Ironman 70.3 World Championship 2018, Nelson Mandela Bay

This race certainly took a lot out of me and it was a very humbling experience on all counts. The race was tough, the toughest I’ve raced thus far and I was out of my comfort zone for the entire race  (taking ‘Get out of your comfort zone!’ to a whole new level!). I slipped into the dark place a few times and I had to keep pulling myself out, repeatedly muttering under my breath to myself: “I just want to finish, I just want to finish“. I mean, I flew all the way out here and I want that finisher medal, towel and cap badly LOL!

Coming into this, my expectations were simple – to just complete the race and enjoy the experience. It is the World Championship and this is where the best of the world gathers to compete once a year; and I was just grateful for the opportunity to toe the start line. In fact, I got all teary eyed while waiting in the start pen and I felt a wave of emotions engulf me. I wanted to bawl right there and then, but tak glam la, so must maintain. It’s been nearly two years and what a journey it has been (if you know the background).


This is my first time flying out of Asia to race and I was excited, also because I had my friends (IronProject boys Ian, Anthony, Ernest), Jaime and the super cutie Oliver, plus my mum. We flew into Cape Town via Johannesburg (SQ does a one-hour stopover in Jo’burg before continuing on to Cape Town so you don’t have to get off the plane), before taking a domestic flight from Cape Town to Port Elizabeth. From there we rented cars to get to this four-bedroom house that eight of us adults (plus one kid) shared for the race week.

Port Elizabeth is a beach town, with palm trees lining the streets and endless views of the sea. The weather wasn’t too cold – with temperature around 20 degrees Celsius (like aircon) – and it was almost perfect when the sun came out. We got in on Wednesday afternoon and we went for food first, before going to athlete check-in.

The registration was so cool (using biometrics) – we walked in, got our headshots taken, then moved over to the next station to register our fingerprints, before moving on to collect our bibs and backpack. (I was secretly very excited about the backpack!) We got an email at night though, that they will be mailing us a new backpack because this one had defects. YAY!

What was next? SHOPPING at the race expo and also the official Ironman merchandise store, which had SO many things I wanted to buy but I had to control myself lol.

On Thursday morning I went for a test ride with Ian, Anthony and Ernest. Before we came, we had friends telling us that it was very windy and cold so the bike might be quite bad. I was worried but thankfully when we rode out, it was windy but not too cold phew. The road conditions were quite rough though; I could feel all my fats vibrate as I cycled HAHA.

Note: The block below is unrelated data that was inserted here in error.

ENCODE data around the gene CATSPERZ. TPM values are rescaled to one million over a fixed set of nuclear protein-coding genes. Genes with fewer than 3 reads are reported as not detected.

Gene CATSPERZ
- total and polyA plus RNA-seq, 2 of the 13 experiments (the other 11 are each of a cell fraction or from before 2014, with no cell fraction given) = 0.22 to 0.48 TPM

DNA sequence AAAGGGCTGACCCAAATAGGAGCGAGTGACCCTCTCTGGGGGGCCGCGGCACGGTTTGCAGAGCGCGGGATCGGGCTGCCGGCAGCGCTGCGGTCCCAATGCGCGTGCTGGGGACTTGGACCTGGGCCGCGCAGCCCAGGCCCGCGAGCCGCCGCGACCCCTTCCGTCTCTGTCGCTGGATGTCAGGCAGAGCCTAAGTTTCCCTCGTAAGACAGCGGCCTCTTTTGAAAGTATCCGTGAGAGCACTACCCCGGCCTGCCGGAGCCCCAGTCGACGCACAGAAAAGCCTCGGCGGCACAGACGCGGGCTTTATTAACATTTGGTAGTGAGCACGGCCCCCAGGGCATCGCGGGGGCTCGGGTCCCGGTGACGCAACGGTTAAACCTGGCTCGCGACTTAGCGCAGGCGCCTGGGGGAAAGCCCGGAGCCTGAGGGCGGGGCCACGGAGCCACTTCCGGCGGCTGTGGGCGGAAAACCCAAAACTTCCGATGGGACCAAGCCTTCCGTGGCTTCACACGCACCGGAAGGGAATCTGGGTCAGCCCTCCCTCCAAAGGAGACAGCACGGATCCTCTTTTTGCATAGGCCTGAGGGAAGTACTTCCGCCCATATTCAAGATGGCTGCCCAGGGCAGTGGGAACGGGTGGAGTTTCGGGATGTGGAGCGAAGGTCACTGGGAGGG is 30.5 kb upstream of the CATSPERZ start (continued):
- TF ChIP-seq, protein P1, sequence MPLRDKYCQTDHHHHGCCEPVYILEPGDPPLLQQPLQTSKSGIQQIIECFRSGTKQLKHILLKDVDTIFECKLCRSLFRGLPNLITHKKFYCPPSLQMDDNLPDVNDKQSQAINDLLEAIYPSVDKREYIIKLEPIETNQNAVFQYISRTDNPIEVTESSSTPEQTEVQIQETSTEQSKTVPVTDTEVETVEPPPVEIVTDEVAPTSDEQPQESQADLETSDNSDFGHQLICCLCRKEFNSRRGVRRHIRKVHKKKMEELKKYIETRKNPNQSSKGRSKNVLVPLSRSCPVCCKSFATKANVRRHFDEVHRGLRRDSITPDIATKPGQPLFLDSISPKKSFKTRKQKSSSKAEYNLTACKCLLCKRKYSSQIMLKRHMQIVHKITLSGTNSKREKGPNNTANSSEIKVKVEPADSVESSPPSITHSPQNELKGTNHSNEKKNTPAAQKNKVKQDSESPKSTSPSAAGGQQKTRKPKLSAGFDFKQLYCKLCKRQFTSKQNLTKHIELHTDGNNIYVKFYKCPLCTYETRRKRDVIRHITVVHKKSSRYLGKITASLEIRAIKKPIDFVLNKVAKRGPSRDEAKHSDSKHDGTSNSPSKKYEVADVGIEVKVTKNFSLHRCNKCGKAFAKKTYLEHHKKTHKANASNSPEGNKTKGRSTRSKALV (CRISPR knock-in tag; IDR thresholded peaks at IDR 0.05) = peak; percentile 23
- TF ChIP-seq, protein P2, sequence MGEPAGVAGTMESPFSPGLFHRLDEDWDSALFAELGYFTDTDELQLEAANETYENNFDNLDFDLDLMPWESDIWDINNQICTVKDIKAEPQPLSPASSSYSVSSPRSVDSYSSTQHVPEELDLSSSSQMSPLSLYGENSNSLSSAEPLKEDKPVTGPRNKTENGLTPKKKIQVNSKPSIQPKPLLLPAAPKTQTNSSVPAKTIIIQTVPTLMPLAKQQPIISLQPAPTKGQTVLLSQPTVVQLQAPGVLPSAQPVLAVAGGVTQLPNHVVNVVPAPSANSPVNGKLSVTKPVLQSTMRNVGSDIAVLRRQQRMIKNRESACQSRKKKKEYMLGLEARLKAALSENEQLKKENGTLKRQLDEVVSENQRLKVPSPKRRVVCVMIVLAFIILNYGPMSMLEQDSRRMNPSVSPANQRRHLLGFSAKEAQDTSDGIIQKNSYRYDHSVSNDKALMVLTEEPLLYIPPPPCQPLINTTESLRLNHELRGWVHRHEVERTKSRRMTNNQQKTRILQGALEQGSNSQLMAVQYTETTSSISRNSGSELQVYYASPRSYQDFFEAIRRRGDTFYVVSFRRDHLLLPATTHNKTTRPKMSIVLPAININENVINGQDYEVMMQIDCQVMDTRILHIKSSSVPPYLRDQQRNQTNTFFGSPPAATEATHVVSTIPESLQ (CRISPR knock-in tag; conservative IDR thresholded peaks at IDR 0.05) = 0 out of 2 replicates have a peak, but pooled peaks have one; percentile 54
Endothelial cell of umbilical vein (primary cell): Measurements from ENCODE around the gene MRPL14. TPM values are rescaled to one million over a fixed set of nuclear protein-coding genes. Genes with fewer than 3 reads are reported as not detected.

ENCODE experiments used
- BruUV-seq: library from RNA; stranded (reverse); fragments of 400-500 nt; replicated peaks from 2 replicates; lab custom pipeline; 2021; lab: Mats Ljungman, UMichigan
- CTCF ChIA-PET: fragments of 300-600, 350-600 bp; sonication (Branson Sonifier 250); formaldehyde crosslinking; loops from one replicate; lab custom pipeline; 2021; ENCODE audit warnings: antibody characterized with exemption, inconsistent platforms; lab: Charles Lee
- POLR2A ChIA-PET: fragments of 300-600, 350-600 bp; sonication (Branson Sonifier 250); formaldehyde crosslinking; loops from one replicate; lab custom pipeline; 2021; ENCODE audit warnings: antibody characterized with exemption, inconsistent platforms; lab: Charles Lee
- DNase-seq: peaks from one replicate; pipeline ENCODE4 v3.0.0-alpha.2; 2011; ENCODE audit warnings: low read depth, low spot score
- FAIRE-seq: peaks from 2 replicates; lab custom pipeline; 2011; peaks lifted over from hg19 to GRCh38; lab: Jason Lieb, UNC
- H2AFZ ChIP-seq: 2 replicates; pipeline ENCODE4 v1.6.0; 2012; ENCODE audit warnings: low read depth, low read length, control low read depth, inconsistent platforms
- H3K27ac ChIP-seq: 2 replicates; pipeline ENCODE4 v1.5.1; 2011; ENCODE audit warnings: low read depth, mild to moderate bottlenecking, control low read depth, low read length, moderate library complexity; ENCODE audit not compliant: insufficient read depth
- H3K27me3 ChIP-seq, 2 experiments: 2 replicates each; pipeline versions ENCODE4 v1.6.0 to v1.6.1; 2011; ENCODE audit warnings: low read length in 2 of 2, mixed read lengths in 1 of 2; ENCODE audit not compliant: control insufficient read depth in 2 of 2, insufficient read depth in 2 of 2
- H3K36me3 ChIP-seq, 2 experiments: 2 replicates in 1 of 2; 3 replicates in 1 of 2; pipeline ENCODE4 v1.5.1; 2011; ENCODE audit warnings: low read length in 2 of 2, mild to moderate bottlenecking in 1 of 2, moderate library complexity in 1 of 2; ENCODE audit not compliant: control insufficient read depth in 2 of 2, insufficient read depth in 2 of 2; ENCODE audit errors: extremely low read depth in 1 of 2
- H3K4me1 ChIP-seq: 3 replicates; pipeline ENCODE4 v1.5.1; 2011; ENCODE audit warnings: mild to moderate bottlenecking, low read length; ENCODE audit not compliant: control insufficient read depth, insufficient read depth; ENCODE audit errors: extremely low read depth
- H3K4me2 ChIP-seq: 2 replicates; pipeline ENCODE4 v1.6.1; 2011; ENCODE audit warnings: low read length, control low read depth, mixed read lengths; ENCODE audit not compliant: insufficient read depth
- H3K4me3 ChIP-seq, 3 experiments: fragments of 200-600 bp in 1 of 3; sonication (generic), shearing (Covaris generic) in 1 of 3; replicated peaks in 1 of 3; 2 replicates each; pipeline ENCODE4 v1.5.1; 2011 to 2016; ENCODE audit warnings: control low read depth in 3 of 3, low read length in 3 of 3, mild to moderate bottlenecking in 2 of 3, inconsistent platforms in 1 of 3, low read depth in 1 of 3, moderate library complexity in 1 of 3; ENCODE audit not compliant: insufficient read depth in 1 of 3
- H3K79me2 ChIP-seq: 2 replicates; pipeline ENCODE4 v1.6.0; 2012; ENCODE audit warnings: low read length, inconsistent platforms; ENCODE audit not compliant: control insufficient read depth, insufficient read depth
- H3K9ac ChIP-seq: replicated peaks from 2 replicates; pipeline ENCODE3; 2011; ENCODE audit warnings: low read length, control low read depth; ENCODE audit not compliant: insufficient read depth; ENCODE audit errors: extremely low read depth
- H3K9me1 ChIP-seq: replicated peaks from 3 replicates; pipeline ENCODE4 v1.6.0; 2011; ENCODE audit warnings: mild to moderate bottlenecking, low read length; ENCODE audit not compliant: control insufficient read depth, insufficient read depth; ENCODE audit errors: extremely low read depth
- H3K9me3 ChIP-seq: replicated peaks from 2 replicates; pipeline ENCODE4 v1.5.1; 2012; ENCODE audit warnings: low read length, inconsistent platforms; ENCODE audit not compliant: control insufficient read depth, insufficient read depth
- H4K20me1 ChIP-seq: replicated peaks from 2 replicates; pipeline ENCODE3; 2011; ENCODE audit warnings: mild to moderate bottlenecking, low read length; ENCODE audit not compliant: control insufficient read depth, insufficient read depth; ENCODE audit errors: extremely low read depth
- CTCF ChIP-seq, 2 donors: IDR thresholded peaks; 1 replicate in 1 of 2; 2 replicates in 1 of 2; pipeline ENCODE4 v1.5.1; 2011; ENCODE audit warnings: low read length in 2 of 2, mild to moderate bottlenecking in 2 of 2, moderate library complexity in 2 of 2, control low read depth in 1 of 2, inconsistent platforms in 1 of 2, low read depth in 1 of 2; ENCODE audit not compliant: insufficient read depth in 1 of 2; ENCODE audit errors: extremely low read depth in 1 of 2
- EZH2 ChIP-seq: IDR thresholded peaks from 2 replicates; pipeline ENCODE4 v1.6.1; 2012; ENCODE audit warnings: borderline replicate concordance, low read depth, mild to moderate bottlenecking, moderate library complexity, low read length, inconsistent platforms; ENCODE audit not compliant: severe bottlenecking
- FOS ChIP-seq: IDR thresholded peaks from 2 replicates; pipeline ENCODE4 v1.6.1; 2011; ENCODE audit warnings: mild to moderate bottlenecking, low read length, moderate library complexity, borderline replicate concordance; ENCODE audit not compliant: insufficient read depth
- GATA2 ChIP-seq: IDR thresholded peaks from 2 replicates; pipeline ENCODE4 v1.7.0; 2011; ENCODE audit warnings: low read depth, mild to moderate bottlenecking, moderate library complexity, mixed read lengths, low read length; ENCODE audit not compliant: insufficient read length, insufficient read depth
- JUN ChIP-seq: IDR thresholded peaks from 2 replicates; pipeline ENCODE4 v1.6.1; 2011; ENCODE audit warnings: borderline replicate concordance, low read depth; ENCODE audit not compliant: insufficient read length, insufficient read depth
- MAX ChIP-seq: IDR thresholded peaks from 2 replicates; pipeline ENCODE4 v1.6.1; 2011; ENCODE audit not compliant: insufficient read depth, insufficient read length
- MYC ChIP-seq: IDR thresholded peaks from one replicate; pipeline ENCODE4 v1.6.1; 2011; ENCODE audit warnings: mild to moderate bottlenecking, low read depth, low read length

The best thing? THE VIEWS. SO NICE that we had to stop and be tourists.

In the afternoon, we went for the Parade of Nations where every country represented at this race will have its flag and anyone (friends and family too) could just join and walk. It was also a good time to see who else from your country is there. I made lots of new friends here!

Later in the evening was the carbo load dinner, or welcome dinner. Hmmm of all the races I’ve been to before, the selection of food here is the weakest – there was just one table with six dishes (I cannot remember exactly how many). I think we have been spoilt in Asia! Usually there are a few tables/sections – one for appetisers like salads, one for the main dishes and one for desserts – so this was quite dismal. Drinks were also chargeable, even water! I think I just ended up eating a lot of meatballs. Athletes get to attend the welcome dinner for free, but guests, like my mum, had to pay US$35 (no drinks included). I ended up finishing her meatballs too.

Friday morning I did a test swim with Charlene and Sarah. OMG the water was so cold, like 17-19 degrees Celsius! We wore wetsuits but my face and hands, that are not covered, were so frozen – I wanted to get out of the water as soon as I could!! BRRRRR. And who said the water at OCBC Aquatic Centre was cold?!

The women race on Saturday; that means we needed to check in our stuff on Friday afternoon. Transition is split into two – with T1 near the swim start/end and T2 about 2km down where the finish line is. I cycled down to T1 to check in my bike and hang up my bike bag on the rack first. Helmets had to be kept in the bike bag overnight too. And then I walked down to T2 to hang up my run bag. All checked in! Now to just head back and rest early for the race the next morning, WOOOOOO!!!